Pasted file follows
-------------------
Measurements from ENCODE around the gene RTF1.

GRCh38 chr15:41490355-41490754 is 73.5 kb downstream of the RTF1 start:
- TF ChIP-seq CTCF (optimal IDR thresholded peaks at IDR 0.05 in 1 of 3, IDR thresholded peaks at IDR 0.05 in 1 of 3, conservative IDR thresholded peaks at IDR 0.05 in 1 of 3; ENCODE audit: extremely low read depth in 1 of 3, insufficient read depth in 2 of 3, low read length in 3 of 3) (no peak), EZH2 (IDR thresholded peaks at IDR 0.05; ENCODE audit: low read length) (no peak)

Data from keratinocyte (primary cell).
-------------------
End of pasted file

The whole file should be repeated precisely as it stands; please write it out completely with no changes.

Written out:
Measurements from ENCODE around the gene RTF1.

GRCh38 chr15:41490355-41490754 is 73.5 kb downstream of the RTF1 start:
- TF ChIP-seq CTCF (optimal IDR thresholded peaks at IDR 0.05 in 1 of 3, IDR thresholded peaks at IDR 0.05 in 1 of 3, conservative IDR thresholded peaks at IDR 0.05 in 1 of 3; ENCODE audit: extremely low read depth in 1 of 3, insufficient read depth in 2 of 3, low read length in 3 of 3) (no peak), EZH2 (IDR thresholded peaks at IDR 0.05; ENCODE audit: low read length) (no peak)

Data from keratinocyte (primary cell).